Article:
Bicycle boulevards, Greenways, whatever – the plan to have a network of streets made safer for pedestrians and cyclists has once again become a major topic of conversation for the Oak Park village board.
The Greenways Plan was the star of the village board’s Oct. 4 meeting, during the board’s overview of the recommended capital improvement plan (CIP). In Trustee Susan Buchanan’s absence, board members shared lots of opinions on the plan – from its funding, to its end goal and whether the Transportation Commission should get another crack at it.
“Bike lanes in our community take away parking, so we have to keep that in the back of our minds,” said Public Works Director John Wielebnicki.
The recommended CIP designated $165,000 from the sustainability fund and $35,000 from the main CIP fund to construct bicycle lanes, the first improvements to create a network of 18 streets in Oak Park, with the village implementing the entire plan in sections based on priority. Costs include paint, signage and striping.
The first area set to get the better bicycle treatment is near Oak Park and River Forest High School, as many students ride bikes to and from school. That first leg of the project will be implemented at Ontario Street from Kenilworth Avenue to Scoville Avenue, then Scoville Avenue to Lake Street to Chicago Avenue, according to Village Engineer Bill McKenna.
“That’s what that $200,000 budget amount represents,” said McKenna.
McKenna told the village board that staff first established a bike plan in 2008 that identified a bike boulevard network throughout the village. That original plan, which did not include designated bike lanes, was supplemented by the Greenways Plan in 2014. The identified street networks consist of mostly residential streets with relatively low volumes of auto traffic to promote bike traffic.
The proposed network of streets had a lot of options for improvements that were studied, resulting in a wide price range for implementing the whole 18-mile network, varying from about $750,000 to about $3.5 million, according to McKenna.
Echoing Wielebnicki, McKenna warned that protected bicycle lanes will limit parking.
“We just don’t have wide enough streets throughout town to allow for a bike lane, traffic lanes and on-street parking,” said McKenna.
Village staff recommended sending the bike plan back to the Transportation Commission for further review on the parking situation. The Transportation Commission would also be prevailed upon to identify where to implement the second tier of the project, which McKenna believes would be built in 2023.
Having recently joined the board and as such not been involved in the numerous discussions about bicycle boulevards and the Greenways Plan that have taken place over several years, Trustee Lucia Robinson found the purpose of the project unclear.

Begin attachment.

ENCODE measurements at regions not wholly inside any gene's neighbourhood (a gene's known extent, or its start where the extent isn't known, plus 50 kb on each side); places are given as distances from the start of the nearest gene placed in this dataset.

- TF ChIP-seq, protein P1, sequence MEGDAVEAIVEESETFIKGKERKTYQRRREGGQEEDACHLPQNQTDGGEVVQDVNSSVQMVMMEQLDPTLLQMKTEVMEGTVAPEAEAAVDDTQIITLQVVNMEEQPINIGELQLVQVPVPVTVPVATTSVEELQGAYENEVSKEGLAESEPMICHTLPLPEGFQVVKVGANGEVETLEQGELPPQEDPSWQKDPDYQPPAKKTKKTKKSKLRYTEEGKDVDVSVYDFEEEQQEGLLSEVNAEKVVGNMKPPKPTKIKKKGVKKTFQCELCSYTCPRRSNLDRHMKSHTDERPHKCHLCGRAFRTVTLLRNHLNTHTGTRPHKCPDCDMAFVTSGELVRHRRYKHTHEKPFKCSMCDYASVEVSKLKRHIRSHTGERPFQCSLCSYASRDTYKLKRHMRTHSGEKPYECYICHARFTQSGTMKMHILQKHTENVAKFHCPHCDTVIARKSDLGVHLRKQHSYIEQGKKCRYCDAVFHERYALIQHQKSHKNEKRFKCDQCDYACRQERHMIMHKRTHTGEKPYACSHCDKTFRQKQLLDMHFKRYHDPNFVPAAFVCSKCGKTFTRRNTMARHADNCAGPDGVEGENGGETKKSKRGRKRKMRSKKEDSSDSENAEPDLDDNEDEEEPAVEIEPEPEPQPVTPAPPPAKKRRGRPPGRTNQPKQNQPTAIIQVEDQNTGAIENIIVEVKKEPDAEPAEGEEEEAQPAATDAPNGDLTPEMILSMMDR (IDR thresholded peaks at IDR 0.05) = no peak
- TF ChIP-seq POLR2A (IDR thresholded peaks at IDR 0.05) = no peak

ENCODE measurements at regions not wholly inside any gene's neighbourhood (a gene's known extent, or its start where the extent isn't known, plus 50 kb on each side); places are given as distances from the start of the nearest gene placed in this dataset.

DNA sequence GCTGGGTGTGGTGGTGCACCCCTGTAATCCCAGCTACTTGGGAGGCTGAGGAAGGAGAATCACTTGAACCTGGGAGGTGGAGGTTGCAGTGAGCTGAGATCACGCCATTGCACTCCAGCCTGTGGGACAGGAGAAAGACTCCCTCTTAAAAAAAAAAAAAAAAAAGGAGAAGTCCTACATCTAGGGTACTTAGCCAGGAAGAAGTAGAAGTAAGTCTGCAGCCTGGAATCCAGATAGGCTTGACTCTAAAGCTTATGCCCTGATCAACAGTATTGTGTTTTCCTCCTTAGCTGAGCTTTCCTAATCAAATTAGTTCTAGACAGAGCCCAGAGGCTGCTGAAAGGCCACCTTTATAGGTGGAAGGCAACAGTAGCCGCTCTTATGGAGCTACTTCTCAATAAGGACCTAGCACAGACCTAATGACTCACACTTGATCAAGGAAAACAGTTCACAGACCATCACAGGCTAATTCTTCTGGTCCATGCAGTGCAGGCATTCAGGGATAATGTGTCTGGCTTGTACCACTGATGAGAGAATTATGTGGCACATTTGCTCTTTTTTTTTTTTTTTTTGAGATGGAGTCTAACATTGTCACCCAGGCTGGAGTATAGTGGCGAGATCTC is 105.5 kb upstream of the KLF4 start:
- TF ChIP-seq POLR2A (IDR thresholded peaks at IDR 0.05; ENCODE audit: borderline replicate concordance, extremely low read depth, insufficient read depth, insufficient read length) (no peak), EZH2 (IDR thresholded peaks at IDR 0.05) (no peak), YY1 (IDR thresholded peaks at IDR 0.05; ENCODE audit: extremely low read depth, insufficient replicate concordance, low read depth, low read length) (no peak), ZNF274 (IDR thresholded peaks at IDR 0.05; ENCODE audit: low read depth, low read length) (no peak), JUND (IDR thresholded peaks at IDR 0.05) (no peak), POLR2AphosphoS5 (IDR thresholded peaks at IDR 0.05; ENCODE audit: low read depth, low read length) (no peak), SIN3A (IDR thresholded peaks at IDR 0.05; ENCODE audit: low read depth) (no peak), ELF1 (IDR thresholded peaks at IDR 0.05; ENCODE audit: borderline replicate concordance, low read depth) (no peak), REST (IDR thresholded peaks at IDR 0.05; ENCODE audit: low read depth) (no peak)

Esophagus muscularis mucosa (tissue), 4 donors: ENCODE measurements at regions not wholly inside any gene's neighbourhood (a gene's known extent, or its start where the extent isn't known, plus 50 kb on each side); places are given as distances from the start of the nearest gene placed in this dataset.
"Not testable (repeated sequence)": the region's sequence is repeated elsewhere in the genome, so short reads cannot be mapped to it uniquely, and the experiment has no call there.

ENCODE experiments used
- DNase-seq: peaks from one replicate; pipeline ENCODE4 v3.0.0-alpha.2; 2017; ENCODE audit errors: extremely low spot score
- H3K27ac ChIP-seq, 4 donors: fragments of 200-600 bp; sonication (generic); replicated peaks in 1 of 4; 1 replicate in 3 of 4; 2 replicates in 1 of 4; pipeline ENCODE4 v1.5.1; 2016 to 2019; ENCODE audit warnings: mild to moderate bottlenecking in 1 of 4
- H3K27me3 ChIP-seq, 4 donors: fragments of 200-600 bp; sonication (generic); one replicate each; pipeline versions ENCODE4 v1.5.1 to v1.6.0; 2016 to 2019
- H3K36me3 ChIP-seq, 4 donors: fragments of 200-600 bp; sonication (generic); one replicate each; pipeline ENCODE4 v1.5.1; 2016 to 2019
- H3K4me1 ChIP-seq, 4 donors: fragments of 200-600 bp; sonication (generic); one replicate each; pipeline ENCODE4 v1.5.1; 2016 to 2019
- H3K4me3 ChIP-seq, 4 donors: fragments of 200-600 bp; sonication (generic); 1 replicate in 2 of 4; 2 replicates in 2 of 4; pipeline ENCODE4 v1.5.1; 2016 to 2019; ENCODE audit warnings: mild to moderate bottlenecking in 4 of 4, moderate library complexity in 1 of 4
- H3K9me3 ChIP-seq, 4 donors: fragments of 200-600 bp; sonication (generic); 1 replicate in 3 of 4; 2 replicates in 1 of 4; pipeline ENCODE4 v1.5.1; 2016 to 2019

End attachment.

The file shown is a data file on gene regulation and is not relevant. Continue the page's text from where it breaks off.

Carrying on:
“Are we trying to reduce vehicular bicycle accidents? Are we trying to just establish these streets, these thoroughfares with bike lanes?” Robinson asked.
Robinson was curious to know if the village had given any consideration to whether the Greenways program would enhance bike safety by reducing the number of bike accidents.
“It seems to me that those dollars are better spent with that goal in mind,” she said. “So, if that could be woven into this, then I have a greater level of comfort in sending this back to the Transportation Commission.”
Trustee Arti Walker-Peddakotla asked the village to reframe, from a policy perspective, what the village board and staff define as critical, core infrastructure. Mentioning something called a “vision zero plan,” which is meant to reduce bicycle and pedestrian accidents to zero for an entire year, Walker-Peddakotla felt Oak Park should think about its roadways as complete streets. Not from a vehicle first perspective.
“Complete streets are streets that are thought holistically about, that are designed to be safe and accessible for pedestrians, for bicyclists, for people who need adapted infrastructure,” said Walker-Peddakotla, adding that complete streets also considered public transportation and accessibility, as well as vehicles.
The concept of a complete street was taken into account in the Greenways Plan, according to Walker-Peddakotla. For this reason, she asked the board to consider bumping up the project’s priority rating in the CIP. The Greenways Plan, under the name “Bicycle Boulevards” in the CIP, is currently rated “D.”
“I would ask that we up that priority rating so that it falls under the core infrastructure rating of ‘A’ and ‘B,’ so that we are thinking of bike and pedestrian safety,” said Walker-Peddakotla. “I agree with sending it back to the Transportation Commission.”
Believing parking an issue of equity, Trustee Ravi Parakkat cautioned the board to strike a balance between removing parking and creating bike lanes.
“I agree with that, which is why I think the Transportation Commission can do that hard thinking for us,” said Walker-Peddakotla, with a laugh.
The board agreed to send the plan back to the Transportation Commission for further review.
While advocating for the Greenways project, some trustees have expressed displeasure that village staff recommended using the sustainability fund to pay for it. Instead, they believe the village should use the main CIP fund to cover project costs, considering it a matter of transportation rather than sustainability. Sustainability funds, they believe, should be used on strictly environmental initiatives.
Village President Vicki Scaman felt otherwise as the sustainability fund, with some money from the main CIP fund, could cover this year’s costs. In future years, the main CIP fund will handle the rest of the Greenways costs.
Scaman was unable to sway the board, which preferred to take $200,000 total out of the main CIP fund for the project, foregoing the plan to use the sustainability fund.
The village board will vote to accept the entire CIP plan Oct. 18.